Catholic News Service
VATICAN CITY — Early Christian burial sites are now easier to see, both in person and via the Internet, thanks to 21st-century technology and collaboration between Google and the Vatican.
“This is perhaps the sign of the joining of two extremes, remote antiquity and modernity,” said Cardinal Gianfranco Ravasi Nov. 19, at a news conference at the Catacombs of Priscilla in northeast Rome.
The cardinal, president of both the Pontifical Council for Culture and the Pontifical Commission for Sacred Archaeology, lauded recent restoration work by the archaeological commission inside the complex of early Christian tombs.
Using advanced laser techniques, restorers have uncovered vivid late fourth-century frescoes depicting Jesus raising Lazarus from the dead and Sts. Peter and Paul accompanying Christians into the afterlife. Jesus’ face resembles portraits of the Emperor Constantine, who legalized Christian worship in 313.
Cardinal Ravasi also heralded the Nov. 19 debut of the catacombs on Google’s Street View feature, a project he said had grown out of a conversation he had with the Internet giant’s executive chairman, Eric Schmidt.
Users of Google Maps can now click the “see-inside” option for the catacombs, which allows them to move virtually through the narrow corridors tunneled out of soft tufa stone, and to see high-resolution images of the interiors from practically every angle. The brilliantly lit views are in startling contrast to the shadowy reality of an in-person visit.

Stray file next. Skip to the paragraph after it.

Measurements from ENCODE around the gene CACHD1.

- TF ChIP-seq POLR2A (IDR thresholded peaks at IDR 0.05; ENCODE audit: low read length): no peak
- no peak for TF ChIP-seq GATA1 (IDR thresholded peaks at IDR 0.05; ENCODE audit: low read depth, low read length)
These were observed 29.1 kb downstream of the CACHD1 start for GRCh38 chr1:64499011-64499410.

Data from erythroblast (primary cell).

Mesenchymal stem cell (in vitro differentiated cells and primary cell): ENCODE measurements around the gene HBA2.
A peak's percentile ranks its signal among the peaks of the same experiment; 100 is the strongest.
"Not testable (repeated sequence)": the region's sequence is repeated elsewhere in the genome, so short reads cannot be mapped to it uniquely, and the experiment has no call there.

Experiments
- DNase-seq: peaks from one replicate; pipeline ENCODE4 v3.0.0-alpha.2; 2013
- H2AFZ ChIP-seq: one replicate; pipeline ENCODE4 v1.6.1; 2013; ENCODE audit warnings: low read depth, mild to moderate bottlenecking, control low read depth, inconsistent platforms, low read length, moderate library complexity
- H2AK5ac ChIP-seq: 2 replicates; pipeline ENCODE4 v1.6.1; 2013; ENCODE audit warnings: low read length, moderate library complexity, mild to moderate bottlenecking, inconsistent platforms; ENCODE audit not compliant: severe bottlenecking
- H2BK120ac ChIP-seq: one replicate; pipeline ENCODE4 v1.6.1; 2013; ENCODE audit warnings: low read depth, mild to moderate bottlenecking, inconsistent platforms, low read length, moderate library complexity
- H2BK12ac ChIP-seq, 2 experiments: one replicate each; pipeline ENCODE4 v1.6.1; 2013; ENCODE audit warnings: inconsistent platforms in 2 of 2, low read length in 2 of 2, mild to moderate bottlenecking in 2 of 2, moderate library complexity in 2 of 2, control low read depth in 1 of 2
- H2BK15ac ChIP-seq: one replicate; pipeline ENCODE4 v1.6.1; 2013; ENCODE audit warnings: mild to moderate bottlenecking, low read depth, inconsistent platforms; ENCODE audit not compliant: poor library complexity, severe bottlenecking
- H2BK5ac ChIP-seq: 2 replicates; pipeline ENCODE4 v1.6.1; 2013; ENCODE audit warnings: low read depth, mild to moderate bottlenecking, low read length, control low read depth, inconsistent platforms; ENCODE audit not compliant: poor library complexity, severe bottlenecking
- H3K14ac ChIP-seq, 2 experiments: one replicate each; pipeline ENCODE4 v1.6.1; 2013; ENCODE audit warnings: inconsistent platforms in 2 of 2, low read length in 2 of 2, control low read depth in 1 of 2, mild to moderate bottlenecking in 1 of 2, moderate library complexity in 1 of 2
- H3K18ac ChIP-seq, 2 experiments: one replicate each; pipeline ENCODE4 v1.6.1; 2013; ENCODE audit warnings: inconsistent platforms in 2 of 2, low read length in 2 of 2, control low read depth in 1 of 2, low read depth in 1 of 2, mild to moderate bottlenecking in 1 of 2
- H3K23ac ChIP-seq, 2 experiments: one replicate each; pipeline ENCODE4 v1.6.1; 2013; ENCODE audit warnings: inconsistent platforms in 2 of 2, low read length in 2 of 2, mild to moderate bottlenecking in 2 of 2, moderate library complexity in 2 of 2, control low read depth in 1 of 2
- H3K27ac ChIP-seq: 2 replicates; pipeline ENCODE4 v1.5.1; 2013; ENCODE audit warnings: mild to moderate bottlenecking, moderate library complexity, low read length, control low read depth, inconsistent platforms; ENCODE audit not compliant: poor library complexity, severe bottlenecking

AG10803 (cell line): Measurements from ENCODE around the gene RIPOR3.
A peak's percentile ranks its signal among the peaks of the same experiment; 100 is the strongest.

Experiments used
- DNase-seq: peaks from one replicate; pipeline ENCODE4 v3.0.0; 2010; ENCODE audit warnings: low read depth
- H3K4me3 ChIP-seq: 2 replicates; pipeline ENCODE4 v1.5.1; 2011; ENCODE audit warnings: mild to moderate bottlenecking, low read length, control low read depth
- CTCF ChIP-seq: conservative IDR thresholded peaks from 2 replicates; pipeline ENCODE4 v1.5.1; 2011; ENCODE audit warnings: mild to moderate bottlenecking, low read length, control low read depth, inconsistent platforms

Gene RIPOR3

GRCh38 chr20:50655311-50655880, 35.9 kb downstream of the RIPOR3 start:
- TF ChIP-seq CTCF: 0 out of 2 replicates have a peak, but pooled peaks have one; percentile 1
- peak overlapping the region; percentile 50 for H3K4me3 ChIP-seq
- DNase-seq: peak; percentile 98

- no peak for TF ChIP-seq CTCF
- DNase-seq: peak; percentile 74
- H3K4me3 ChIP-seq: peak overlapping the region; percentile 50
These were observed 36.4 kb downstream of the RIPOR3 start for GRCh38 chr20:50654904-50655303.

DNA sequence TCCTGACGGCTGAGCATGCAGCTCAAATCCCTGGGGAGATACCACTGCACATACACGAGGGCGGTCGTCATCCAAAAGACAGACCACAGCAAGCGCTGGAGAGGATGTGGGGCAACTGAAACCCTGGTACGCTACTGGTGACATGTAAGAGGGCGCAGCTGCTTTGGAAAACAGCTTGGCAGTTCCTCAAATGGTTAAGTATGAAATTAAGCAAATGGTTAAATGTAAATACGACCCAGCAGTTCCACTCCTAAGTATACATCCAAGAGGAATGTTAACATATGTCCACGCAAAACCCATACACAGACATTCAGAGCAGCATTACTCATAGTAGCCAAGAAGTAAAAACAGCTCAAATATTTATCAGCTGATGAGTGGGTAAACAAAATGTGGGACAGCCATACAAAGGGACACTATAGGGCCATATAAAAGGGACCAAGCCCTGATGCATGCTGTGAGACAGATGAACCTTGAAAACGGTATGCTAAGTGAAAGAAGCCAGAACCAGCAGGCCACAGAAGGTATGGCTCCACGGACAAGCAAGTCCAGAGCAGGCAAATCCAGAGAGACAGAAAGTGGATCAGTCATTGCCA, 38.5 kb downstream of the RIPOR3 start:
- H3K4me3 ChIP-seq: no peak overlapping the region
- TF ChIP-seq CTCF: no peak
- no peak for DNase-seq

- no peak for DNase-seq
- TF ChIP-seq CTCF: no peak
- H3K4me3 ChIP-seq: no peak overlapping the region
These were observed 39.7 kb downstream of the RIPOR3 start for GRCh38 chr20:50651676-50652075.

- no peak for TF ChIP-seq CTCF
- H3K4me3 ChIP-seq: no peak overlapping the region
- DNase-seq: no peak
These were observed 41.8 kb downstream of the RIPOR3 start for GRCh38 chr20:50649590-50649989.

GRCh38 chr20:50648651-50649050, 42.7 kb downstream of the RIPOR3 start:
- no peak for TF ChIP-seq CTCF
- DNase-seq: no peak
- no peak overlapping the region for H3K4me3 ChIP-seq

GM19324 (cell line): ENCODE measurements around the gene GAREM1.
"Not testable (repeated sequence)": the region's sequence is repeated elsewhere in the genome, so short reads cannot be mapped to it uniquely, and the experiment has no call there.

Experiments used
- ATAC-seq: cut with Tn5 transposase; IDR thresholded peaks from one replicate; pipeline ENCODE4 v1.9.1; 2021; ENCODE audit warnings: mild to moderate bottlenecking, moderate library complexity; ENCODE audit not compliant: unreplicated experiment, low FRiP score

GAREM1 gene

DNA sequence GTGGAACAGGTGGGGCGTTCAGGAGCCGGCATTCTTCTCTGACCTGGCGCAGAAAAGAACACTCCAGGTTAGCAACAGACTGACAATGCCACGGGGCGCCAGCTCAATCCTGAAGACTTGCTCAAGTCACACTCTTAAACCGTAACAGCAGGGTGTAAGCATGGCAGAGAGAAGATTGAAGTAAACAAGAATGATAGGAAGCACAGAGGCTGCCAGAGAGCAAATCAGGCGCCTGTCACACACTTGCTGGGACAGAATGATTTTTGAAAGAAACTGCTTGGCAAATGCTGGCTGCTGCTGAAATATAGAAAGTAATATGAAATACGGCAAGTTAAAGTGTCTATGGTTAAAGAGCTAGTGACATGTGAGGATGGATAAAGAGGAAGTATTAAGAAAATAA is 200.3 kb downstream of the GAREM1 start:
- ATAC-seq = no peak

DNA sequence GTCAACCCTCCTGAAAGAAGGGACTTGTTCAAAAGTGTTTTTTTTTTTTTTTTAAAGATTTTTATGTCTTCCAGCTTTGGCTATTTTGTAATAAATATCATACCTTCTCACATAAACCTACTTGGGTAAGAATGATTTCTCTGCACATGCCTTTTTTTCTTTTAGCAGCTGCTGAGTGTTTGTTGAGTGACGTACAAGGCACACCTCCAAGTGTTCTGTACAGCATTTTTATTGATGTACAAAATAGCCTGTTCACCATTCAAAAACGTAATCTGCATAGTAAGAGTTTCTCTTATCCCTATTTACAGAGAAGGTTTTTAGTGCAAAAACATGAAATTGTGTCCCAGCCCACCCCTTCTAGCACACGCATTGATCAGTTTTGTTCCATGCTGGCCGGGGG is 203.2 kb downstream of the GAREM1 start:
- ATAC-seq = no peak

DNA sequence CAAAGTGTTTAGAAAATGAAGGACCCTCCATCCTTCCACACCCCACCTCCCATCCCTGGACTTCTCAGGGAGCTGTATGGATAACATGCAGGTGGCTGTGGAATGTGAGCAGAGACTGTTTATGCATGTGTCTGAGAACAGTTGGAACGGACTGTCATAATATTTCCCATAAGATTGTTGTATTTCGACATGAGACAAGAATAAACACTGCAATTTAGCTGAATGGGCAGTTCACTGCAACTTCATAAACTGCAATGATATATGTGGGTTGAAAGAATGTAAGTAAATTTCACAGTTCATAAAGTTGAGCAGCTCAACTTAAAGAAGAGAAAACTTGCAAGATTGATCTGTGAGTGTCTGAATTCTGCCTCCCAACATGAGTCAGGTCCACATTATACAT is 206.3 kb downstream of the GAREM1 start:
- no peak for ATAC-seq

Google’s Giorgia Abeltino told reporters that almost the entire eight-mile complex of catacombs is now accessible online. However, there is no underground map to let users know exactly what they are seeing.
Also Nov. 19, Google launched a Street View of the catacombs of the Ipogeo di via Dino Compagni, located in southeast Rome. The catacombs are privately owned and not open to the public, so the virtual mode is the only way to visit them.
The news conference at the Catacombs of Priscilla was held above ground in the reconstructed fourth-century Basilica of St. Sylvester, where a new museum displays hundred of fragments of ancient marble sarcophagi, also recently restored. A glass floor offers illuminated views of the sites of ancient tombs below.
Msgr. Giovanni Carru, secretary of the Vatican’s archaeological commission, said the restorations had made the Catacombs of Priscilla a “privileged course” for pilgrims to Rome, helping them to appreciate these “dark places that were lit up by the emblematic and paradigmatic stories of salvation” painted on their walls.